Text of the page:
In the classification report, "micro" averaging refers to calculating metrics globally by counting the total true positives, false negatives, and false positives. On the other hand, "macro" averaging refers to calculating metrics for each label, and find their unweighted mean. Macro averaging does not take label imbalance into account. Thus, micro averaging would be preferred to macro when there is a class imbalance. Likewise, if the class counts are somewhat balanced as in the wine data example, micro and macro averaging results will be similar. Also, the micro F1 score is the harmonic mean of micro recall and micro precision. To obtain micro scores, we set `average='micro'`

as below.

```
metrics.recall_score(t_test, t_pred, average='micro')
```

0.7222222222222222

```
metrics.precision_score(t_test, t_pred, average='micro')
```

0.7222222222222222

```
metrics.f1_score(t_test, t_pred, average='micro')
```

0.7222222222222222

Finally, we can calculate the "average class accuracy using arithmetic mean" by using the `balanced_accuracy_score`

method. This metric can be used for both binary as well as multinomial classification problems.

```
metrics.balanced_accuracy_score(t_test, t_pred)
```

0.7095238095238096

```
from sklearn.model_selection import train_test_split
from sklearn.datasets import load_boston
from sklearn import preprocessing
housing_df = load_boston()
Data, target = housing_df.data, housing_df.target
# scale each descriptive feature to be between 0 and 1
Data = preprocessing.MinMaxScaler().fit_transform(Data)
D_train, D_test, t_train, t_test = train_test_split(Data, target, test_size = 0.3, random_state=999)
```

We choose mean squared error (MSE) for model performance evaluation and comparison. The MSE is defined as

$$\text{MSE} = \frac{\sum_{i=1}^{n}(t_{i} - \mathbb{M}(d_{i})^2)}{n}$$where

- $t_{1}, t_{2}, ..., t_{n}$ is the set of $n$ actual target values (in our case, housing prices) from the test data.
- $\mathbb{M}$ is the model we train and $\mathbb{M}(d_{i})$ is the model's prediction for observation $d_i$ in the test data.

As in classification problems, it is recommended to use the same performance metric for model evaluation and hyperparameter tuning. We determine the optimal parameters using a 3 repeated 5-folded cross validation. Keep in mind that stratification will not work with regression problems as there is nothing to stratify on as in classification problems!

```
from sklearn.model_selection import RepeatedKFold, GridSearchCV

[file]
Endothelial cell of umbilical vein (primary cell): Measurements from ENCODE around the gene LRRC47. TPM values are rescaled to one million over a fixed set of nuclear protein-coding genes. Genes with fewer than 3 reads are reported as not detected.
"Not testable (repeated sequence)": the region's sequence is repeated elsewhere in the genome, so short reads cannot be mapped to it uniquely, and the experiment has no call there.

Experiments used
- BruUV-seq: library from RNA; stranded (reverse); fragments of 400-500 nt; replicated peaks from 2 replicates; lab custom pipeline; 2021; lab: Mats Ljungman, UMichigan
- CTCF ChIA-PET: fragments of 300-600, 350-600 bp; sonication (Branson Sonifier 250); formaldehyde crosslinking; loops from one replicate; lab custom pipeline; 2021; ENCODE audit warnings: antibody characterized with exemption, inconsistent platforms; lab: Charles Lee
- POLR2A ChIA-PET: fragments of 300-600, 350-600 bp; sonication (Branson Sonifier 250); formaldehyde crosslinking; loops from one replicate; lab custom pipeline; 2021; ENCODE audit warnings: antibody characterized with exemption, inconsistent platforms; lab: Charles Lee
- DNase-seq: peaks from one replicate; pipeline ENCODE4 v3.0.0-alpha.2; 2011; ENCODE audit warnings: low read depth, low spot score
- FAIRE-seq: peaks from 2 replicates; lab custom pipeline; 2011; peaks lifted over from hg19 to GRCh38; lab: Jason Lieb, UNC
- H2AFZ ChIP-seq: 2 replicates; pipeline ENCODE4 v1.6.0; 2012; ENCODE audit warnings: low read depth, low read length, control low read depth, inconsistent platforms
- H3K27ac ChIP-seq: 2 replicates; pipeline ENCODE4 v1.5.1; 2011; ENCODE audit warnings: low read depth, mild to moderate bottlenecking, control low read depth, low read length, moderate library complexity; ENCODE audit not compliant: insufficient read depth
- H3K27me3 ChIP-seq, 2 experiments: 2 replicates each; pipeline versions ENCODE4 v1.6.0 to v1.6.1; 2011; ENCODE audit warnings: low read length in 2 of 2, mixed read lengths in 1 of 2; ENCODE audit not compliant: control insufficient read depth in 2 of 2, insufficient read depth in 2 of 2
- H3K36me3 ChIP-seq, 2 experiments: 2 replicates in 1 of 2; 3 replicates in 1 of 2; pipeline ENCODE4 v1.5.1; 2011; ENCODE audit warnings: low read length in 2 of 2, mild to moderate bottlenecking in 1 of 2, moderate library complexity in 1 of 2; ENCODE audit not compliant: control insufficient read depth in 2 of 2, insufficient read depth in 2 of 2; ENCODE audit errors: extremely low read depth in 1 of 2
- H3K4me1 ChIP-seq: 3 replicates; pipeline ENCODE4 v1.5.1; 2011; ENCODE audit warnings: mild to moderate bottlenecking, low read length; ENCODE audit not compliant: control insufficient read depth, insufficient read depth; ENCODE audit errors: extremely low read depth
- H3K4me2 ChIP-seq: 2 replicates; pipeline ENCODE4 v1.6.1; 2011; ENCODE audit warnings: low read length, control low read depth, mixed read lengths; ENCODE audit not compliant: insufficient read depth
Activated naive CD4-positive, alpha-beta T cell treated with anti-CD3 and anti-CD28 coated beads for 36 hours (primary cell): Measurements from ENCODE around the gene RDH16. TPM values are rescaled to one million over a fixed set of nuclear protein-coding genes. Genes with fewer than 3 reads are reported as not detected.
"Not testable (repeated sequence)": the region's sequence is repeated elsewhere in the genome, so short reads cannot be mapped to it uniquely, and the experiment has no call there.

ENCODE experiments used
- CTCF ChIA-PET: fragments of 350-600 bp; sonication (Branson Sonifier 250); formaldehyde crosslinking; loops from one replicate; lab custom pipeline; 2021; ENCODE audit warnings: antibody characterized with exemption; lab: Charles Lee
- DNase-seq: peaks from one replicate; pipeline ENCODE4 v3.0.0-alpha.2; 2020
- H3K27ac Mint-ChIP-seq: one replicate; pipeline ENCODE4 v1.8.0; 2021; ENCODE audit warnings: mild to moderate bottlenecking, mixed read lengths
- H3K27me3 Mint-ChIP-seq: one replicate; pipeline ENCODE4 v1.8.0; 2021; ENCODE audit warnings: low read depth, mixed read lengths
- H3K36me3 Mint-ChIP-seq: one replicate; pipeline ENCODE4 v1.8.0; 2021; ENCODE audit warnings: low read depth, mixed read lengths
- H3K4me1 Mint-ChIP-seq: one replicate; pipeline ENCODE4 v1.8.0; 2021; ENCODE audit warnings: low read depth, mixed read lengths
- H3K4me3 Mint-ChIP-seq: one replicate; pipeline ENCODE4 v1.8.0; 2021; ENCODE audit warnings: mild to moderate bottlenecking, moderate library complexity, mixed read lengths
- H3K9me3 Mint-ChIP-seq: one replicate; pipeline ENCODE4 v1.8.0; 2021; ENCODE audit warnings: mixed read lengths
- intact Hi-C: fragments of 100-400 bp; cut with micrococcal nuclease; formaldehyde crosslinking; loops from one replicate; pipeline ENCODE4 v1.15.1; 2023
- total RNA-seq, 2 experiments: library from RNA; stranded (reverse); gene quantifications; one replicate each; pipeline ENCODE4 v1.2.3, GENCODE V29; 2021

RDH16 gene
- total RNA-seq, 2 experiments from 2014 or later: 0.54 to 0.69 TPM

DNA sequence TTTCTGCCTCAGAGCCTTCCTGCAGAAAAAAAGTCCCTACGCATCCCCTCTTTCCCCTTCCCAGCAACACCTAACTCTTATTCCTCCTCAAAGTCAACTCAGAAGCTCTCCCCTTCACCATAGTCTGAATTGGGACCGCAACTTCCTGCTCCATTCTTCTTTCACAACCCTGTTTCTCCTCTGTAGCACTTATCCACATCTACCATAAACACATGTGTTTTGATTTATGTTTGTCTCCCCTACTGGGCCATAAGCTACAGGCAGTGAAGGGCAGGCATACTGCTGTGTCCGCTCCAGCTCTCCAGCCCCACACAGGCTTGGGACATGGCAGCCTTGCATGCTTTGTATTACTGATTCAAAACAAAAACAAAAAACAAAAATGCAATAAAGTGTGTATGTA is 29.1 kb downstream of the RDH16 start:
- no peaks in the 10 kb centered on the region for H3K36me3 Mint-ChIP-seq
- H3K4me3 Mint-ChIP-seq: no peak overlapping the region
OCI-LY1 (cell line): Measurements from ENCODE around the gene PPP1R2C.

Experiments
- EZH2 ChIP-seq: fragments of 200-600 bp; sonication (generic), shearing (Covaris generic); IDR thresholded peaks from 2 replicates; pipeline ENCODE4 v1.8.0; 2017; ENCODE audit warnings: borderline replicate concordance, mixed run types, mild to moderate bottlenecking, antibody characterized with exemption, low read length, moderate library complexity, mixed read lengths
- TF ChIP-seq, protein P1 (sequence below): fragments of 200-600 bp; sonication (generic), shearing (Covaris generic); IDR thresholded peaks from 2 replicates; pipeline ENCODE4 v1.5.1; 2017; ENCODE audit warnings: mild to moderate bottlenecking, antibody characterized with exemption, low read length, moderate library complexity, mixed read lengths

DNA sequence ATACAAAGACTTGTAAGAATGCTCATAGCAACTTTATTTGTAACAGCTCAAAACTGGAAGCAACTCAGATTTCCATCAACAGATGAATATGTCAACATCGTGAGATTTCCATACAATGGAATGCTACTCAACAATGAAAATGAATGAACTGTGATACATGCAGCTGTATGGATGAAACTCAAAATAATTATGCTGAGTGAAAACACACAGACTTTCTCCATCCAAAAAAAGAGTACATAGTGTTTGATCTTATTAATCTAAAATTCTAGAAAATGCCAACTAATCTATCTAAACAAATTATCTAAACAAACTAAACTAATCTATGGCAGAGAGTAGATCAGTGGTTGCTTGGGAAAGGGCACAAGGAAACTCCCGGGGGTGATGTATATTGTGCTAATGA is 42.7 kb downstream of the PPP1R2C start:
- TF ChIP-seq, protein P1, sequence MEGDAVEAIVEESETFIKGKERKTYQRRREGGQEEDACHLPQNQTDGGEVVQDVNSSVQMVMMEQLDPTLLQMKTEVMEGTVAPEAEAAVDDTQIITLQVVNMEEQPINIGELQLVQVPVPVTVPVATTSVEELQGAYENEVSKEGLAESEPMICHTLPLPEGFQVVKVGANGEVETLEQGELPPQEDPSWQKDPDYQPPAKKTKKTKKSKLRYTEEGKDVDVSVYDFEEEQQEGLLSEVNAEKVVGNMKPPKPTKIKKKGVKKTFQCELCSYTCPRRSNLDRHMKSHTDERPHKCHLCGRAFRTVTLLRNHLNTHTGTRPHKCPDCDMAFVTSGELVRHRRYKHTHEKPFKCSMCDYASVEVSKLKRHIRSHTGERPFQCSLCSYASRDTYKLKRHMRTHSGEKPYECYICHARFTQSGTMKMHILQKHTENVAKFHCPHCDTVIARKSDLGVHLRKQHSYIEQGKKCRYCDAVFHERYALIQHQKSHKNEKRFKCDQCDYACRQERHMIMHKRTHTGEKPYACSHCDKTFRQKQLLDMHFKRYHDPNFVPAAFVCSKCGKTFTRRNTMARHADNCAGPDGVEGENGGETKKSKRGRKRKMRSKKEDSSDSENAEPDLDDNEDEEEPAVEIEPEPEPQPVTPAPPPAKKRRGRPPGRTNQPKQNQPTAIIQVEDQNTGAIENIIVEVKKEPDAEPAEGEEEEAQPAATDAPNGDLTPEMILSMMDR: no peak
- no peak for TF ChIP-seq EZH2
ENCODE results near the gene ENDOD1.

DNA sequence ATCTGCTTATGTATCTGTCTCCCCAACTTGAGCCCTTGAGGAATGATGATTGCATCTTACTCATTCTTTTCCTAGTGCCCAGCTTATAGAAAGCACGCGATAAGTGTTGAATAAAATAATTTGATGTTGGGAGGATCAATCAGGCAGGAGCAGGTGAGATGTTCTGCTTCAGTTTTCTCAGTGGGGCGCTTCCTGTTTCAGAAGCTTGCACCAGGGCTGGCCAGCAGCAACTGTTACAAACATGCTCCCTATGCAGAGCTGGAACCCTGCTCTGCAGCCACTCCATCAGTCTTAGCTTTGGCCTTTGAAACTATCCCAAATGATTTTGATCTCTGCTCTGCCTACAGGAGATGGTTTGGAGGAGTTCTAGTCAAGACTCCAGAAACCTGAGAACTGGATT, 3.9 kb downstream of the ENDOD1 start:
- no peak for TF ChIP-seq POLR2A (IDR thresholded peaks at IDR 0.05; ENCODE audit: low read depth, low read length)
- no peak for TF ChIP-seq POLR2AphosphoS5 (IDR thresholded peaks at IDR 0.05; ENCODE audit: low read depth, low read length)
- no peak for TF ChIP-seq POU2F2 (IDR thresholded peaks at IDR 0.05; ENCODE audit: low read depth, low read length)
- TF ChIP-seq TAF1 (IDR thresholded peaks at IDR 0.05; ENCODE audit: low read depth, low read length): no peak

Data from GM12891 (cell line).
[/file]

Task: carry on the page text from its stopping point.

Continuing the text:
cv_method = RepeatedKFold(n_splits=5, n_repeats=3, random_state=999)
```

### Evaluating Multiple Regression Models ¶

Unlike the previous classification problem, we shall illustrate how we can evaluate **two** models simultaneously within the same cross validation strategy.

First, we need to import the modules required to build a KNN and a DT model.

```
from sklearn.neighbors import KNeighborsRegressor
from sklearn import tree
```

Second, we create a dictionary called `models`

as follows: each dictionary key corresponds to a different model and the dictionary values are the model objects. For example, the first key is `KNN`

with a value of `KNeighborsRegressor()`

.

```
models = {'KNN': KNeighborsRegressor(),
'DT': tree.DecisionTreeRegressor()}
```

Third, we create a dictionary named `models_parameters`

which **must share the same keys** as in `models`

dictionary. In `models_parameters`

, each item contains its own dictionary of parameters we would like to optimize. For instance, `KNN`

has a dictionary consisting of `n_neighbors`

and `p`

keys. Within this dictionary, each item has the range of parameter values that we would like to try.

```
models_parameters = {'KNN': {'n_neighbors': [1, 2, 3, 4, 5],
'p': [1, 2, 3]},
'DT': {'max_depth': [2, 3, 4],
'min_samples_split': [2, 3, 4, 5]}}
```

Fourth, we need to create a `GridSearchCV`

object where we specify `estimator=models`

and `param_grid=models_parameters`

to tell `GridSearchCV`

the models and their corresponding parameters we wish to build and train.

We define `scoring='neg_mean_squared_error'`

as the regression performance metric we want to use. The convention in `scikit-learn`

is that when it comes to scores, "higher is always better". Thus, whenever we would like to use a metric for which lower values are better (such as MSE), we need to use their negatives as the score so that we are compliant with the convention that "higher score is better". The reason is that maximizing the negative of MSE will actually minimize the MSE. For instance, in order to minimize MAE, we would define `scoring='neg_mean_absolute_error'`

.

For each model, we determine the optimal set of parameters that result in the lowest MSE as possible. Please remember to include `cv_method`

(the cross-validation strategy we defined) in `GridSearchCV`

.

Finally, we run the grid search in a loop. We create a dictionary named `fitted_models`

to store the grid search outputs.

```
fitted_models = {} # this creates an empty dictionary
for m in models: # this will loop over the dictionary keys
print(f'\nHyperparameter tuning for {m}:')
gs = GridSearchCV(estimator=models[m],
param_grid=models_parameters[m],
cv=cv_method,
verbose=1,
scoring='neg_mean_squared_error')
gs.fit(D_train, t_train);
fitted_models[m] = gs
print(f'Best {m} model: {gs.best_params_}')
```

Hyperparameter tuning for KNN: Fitting 15 folds for each of 15 candidates, totalling 225 fits Best KNN model: {'n_neighbors': 2, 'p': 1} Hyperparameter tuning for DT: Fitting 15 folds for each of 12 candidates, totalling 180 fits Best DT model: {'max_depth': 4, 'min_samples_split': 3}